fruit at the lump sum of £1,550, or about $7,500, the balance, after certain specified payments, to be paid "on the true delivery of the cargo" at New York. A cargo was afterwards shipped on board, for which on April 2, 1884, a bill of lading was signed by the master, reciting the delivery of 23,731 packages. Upon arrival at New York, April 26, 1884, the cargo was discharged upon the wharf. All the cargo was delivered to the libelant's agents or consignees, except 54 boxes, which, upon count, were found missing, and 735 other boxes, which on the morning of May 3d were lying upon the wharf, and which Messrs. Bowing and Archibald, the agents, held in their custody until the balance of the charter money should be paid. The libelants, in the course of the delivery of the cargo, had already paid the steamer's agent upwards of $7,000 on account of freight. Against the balance of the freight they claimed that, in addition to certain allowances provided for in the charter, a credit and set-off should be allowed on account of the 54 missing boxes, as well as for the loss on 60 additional "robbed boxes," fromwhich some fruit had been taken. Irrespective of this set-off, the difference between the amount of freight paid and that due upon the whole cargo, under the charter, would be from $300 to $400. At an interview between the agents of the ship and the libelants' agent and counsel on the morning of May 3d, the latter demanded the delivery of the remaining goods, and offered to give a bond, with security, for what might be due upon account of freight, otto deposit with third persons $600 for the same purpose. The agents of the ship refused to accept either of these offers, but offered to deliver the 735 boxes on a deposit with themselves of the whole balance of freight without any offset, and refused to deliver the remaining goods otherwise, except upon the payment of40 cents per box for the remaining boxes as delivered, which they offered to deliver on such payment. No agreement being reached, the 735 boxes were stored by the ship, and, after the filing of this libel, were sold under a stipulation between the parties that the goods should be sold for· account of whom it might concern, without prejudice to thecIaim in suit. Ullo, Reubsamen « Hubbe, for libelants. Butler, Stillman« Hubbard, for respondents. BIWWN, J. The pleadings and the evidence sufficiently establish a shortage of 54 boxes of fruit. Upon a count of the boxes remaining on the wharf 011 May 3d, in addition to those already delivered, there were 54 less than the number called for by the bill of lading. The bill of lading, indeed, contained the stipulation that "no claim should be made for any loss arising from difference in marks, numbers, or contents," and excepted the acts of "robbers, thieves," etc. Under the latter clause, the burden oiproof would fall, in the first instance, on the libelant to show some prima facie evidence of neglect or fault in the ship, whereby the loss in the "robbed" boxes occurred. No such evidence, however, was offered, and the loss on these boxes proved to be too small to be worth further mention. If the exception of loss through "difference in numbers" could be construed as equivalent to a decIara-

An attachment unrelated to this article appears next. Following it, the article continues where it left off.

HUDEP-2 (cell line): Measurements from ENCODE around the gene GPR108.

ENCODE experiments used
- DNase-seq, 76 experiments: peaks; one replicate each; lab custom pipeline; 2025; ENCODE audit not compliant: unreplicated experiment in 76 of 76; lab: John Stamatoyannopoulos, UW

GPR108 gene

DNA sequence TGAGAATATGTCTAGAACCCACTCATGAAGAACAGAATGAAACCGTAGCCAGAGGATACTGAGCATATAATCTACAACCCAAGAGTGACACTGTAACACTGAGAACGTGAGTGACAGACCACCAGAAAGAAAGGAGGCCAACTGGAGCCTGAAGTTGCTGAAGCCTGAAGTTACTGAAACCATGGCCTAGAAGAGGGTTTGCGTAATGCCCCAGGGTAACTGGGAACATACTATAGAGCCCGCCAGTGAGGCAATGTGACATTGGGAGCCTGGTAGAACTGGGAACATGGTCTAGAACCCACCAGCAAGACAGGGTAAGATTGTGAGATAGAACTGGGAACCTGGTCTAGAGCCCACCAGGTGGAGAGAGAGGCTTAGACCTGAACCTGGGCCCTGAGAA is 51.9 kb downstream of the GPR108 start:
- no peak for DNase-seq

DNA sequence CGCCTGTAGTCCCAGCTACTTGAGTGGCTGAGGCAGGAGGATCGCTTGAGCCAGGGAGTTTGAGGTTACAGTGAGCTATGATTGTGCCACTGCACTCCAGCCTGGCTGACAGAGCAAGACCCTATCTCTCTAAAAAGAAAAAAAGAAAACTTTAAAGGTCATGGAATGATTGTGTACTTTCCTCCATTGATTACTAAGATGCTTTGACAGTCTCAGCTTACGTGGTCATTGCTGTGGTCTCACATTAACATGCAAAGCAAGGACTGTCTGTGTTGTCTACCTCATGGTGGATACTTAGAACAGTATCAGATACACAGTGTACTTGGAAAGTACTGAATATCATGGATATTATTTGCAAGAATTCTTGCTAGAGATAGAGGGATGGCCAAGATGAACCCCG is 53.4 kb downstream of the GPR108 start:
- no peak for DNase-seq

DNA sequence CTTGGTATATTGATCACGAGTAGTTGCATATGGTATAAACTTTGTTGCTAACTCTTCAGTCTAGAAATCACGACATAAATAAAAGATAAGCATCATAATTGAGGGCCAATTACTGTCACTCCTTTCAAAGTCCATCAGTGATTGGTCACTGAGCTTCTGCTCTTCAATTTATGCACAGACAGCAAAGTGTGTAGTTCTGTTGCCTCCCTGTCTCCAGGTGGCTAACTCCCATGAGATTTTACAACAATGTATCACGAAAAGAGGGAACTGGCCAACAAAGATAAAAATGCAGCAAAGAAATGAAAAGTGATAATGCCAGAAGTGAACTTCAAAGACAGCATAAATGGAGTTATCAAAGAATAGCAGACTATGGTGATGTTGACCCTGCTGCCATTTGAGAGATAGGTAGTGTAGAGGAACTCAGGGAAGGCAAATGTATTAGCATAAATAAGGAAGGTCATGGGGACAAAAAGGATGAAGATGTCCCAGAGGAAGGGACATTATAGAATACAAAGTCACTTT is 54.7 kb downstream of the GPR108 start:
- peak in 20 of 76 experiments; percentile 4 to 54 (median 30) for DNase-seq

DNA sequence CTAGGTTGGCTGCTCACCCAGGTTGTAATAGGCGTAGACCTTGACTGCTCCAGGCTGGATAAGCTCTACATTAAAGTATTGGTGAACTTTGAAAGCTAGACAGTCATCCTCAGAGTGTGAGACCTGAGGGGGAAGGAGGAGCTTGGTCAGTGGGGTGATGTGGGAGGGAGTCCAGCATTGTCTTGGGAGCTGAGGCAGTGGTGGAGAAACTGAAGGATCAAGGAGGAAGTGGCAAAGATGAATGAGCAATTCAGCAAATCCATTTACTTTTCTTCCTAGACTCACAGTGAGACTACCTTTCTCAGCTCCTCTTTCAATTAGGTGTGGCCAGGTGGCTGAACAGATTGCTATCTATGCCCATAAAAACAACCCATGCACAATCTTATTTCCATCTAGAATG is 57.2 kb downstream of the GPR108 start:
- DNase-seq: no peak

tion that the ship was not to be held responsible for the precise number of packages specified in the bill of lading as taken on board, upon which I express no opinion, the -burden of proof would rest upon the libelant to show the actual number shipped. Matthiessen v. Gusi, 29 Fed. Rep. 794. But the libel in the third article specifically alleges the shipment of 23,731 packages, and the answer admits that the steamer "did load cargo at Palermo as specified in the third article," without any denial anywhere of the number alleged. This admission dispenses with any further proof by the libelant of the number shipped, and casts upon the ship the presumption of negligence in the loss of the missing 54 packages, and the duty of showing that the loss arose either without her fault, or from some other specific cause excepted in the bill of lading. This has not been done, and the ship must be deemed answerable, therefore, for the 54 cases. As the ship's right to her whole freight was conditioned "upon the true delivery" of the whole cargo, the demand by her agents that the entire freight should be paid was not legally justifiable. She was only entitled to her specified freight, less the damages for the loss of the missing packages, for which she was presumptively liable. Her lien, and the right to hold the remaining 735 packages, were limited to the balance remaining after deducting the offset. The libelants, on the other hand, had no right to the delivery of the 735 packages, except on the payment of this balance. They could not legally require the ship's agents to accept, in lieu of cash, for this balance, either a bond with security, or a deposit with third persons. Prudence would doubtless recommend that each should agree upon some amicable arrangement for the due security of both. Brittan v. Barnaby, 21 How. 527, 534. But the law cannot compel a new agreement, nor fix its terms. If the parties came to no satisfactory arrangement, each was equally bound, at its peril, if it would avoid further responsibility, and the liability of further logs, to ascertain at once the true amount of the ofrset, so as not to exceed its legal rights in any demands upon the other. The Eddy, 5 Wall. 481; Twelve Hundred and Sixty-Five Vitrified Pipes, 14 Blatchf. 274. The libelant,upon tendering a sum sufficient to cover what was really due, if delivery was refused, could immediately libel the vessel, and hold her for the value of the goods retained. If the libelant refused to pay the proper sum demanded for the balance of freight, not only could the goods be rightly retained in custody, but they could be stored, and subsequenlly sold by the respondents at the libelants' risk and charge. It was the duty, as I have said, of the ship to aid in ascertaining the deduction to be made from the specified freight, because the deduction itself was an allowance to be made on account of the ship's own fault in not making a "true delivery" of the whole cargo; and because the mode of adjustment by offset, for the loss of a part of the goods, is an equitable release of the ship from the strict conditions of the charter and bill of lading, by which the payment of the entire freight as a lump sumwas conditioned upon a delivery of the entire cargo, which the ship had hy her negligence become unable to perform.